I love and hate taking pictures of the things I make, especially when they are gifts. I love it, because I get to stare at it a while, in different lighting, and study this thing I’ve made, and really memorize it, because usually I’ll not see it again, at least for a long time.
I hate it, because I can never seem to take pictures that do it justice. But I’ve gotten better, largely due to a new camera and lens setup that gives me more manual control. This time, my problem was mostly lighting, which was my own darn fault.
So, a good family friend? Niece-in-law? Not sure how to put it? Anyway, she graduated high school, so I decided to make a graduation gift for her. For no apparent reason, I decided to make a pen, which is something I learned to do when I was in high school, and not something I do often. (The significance of this was lost on me until my sister pointed it out…) To dress it up a bit, I opted to make a nice case for it as well.
Have you ever had one of those projects that ended up going a different direction than you intended? You start off with something in mind, but due to materials, or tooling, or desire to do something new, it ends up miles away from what you had envisioned? Not to mention, way cooler?
Yeah, that happened with the case.
The pen, and both the base and lid of the box are all cut from the same figured walnut board. The lid is mortised, with no joints. The pen groove is flocked. The whole thing is sanded to 1000 grit, then rubbed with steel wool and my finishing mix, then buffed with beeswax. What I love is that you can feel the texture of the figuring in the wood, something that is usually lost in sanding, but makes for a much closer, natural feel of the wood, in my opinion.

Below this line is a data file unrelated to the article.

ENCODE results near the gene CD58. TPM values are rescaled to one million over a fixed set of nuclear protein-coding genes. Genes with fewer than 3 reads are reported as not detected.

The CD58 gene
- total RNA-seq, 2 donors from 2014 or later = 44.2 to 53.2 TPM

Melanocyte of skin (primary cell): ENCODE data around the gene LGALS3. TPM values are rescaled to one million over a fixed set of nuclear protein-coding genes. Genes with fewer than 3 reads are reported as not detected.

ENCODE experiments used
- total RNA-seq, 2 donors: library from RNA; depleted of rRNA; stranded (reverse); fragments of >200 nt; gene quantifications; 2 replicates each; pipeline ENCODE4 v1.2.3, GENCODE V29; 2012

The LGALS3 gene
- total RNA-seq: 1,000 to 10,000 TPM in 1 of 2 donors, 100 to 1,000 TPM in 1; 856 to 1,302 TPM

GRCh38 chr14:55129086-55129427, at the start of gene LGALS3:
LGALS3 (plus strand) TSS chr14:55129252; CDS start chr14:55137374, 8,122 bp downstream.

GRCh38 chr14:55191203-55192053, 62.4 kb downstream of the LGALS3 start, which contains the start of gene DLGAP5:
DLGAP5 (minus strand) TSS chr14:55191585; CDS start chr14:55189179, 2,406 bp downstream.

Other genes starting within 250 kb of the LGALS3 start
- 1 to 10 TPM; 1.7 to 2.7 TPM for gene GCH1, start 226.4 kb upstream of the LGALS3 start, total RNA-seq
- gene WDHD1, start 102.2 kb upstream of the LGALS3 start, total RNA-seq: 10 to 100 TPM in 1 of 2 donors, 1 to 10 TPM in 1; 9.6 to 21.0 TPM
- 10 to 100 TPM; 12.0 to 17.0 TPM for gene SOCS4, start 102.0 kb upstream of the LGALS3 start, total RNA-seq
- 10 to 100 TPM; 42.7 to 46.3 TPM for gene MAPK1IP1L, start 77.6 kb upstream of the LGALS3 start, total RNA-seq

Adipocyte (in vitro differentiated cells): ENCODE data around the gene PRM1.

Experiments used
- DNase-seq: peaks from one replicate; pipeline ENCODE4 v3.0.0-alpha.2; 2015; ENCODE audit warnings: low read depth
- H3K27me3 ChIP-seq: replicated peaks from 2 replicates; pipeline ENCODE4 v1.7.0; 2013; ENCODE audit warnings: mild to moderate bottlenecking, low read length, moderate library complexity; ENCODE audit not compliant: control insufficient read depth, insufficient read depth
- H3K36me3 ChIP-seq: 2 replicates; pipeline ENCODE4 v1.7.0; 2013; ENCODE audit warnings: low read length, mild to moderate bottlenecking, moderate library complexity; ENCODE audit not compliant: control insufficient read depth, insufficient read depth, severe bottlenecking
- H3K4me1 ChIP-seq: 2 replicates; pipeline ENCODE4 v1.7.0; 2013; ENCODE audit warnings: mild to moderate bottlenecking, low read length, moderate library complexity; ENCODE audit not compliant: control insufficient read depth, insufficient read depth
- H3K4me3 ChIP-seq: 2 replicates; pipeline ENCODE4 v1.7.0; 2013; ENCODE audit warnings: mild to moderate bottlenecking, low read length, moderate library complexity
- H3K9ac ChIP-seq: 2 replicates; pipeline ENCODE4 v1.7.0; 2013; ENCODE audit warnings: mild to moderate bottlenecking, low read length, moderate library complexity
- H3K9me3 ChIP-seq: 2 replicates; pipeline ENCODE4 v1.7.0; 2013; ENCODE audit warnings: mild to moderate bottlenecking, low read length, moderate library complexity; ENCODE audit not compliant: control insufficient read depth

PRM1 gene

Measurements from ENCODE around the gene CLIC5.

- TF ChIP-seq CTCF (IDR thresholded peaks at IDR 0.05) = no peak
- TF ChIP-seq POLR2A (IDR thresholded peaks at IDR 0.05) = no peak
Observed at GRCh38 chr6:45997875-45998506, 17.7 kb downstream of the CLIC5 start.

I could gush on for a while about this, so I’ll stop here. However, it’s not the biggest thing I’ve made, but it’s definitely one of the more fulfilling, and nicest things I’ve made. Between trying new things with it, and nailing everything on the first shot, I am very happy with it, and so was Autumn!
A man who works with his hands is a laborer; a man who works with his hands and his brain is a craftsman; but a man who works with his hands and his brain and his heart is an artist. ~Louis Nizer